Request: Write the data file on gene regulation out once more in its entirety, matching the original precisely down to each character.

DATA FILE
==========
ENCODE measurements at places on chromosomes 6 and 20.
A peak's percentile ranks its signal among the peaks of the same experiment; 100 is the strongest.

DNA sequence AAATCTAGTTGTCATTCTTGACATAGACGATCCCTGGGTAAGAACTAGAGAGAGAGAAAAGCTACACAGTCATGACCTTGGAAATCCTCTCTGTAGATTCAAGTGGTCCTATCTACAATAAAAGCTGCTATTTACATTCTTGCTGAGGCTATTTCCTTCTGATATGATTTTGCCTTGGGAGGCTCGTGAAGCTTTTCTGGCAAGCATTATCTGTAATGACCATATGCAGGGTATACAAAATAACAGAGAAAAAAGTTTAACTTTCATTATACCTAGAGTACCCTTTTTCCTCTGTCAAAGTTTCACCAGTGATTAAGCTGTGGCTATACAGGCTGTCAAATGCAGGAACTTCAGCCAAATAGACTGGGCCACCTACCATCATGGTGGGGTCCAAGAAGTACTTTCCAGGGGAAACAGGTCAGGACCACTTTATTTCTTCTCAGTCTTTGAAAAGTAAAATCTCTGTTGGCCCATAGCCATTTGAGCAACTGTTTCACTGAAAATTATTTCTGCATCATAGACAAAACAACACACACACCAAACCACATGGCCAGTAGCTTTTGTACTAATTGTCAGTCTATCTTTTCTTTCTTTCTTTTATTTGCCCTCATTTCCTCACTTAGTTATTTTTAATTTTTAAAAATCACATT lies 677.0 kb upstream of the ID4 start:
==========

ENCODE measurements at places on chromosomes 6 and 20.
A peak's percentile ranks its signal among the peaks of the same experiment; 100 is the strongest.

DNA sequence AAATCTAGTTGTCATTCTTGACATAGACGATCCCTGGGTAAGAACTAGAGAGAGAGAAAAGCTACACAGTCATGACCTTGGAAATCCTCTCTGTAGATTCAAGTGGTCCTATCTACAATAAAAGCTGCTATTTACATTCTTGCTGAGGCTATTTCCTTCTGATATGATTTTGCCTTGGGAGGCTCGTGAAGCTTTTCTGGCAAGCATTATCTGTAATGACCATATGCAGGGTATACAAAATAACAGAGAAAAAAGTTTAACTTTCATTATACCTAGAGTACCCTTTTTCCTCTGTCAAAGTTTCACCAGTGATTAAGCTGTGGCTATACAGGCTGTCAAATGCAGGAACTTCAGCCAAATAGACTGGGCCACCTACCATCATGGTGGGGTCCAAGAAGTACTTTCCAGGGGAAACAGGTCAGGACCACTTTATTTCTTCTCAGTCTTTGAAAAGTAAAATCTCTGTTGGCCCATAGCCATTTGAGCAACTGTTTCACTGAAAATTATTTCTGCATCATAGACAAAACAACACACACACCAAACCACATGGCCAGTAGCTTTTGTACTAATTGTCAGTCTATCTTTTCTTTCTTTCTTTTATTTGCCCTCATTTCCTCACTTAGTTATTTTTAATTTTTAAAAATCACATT lies 677.0 kb upstream of the ID4 start: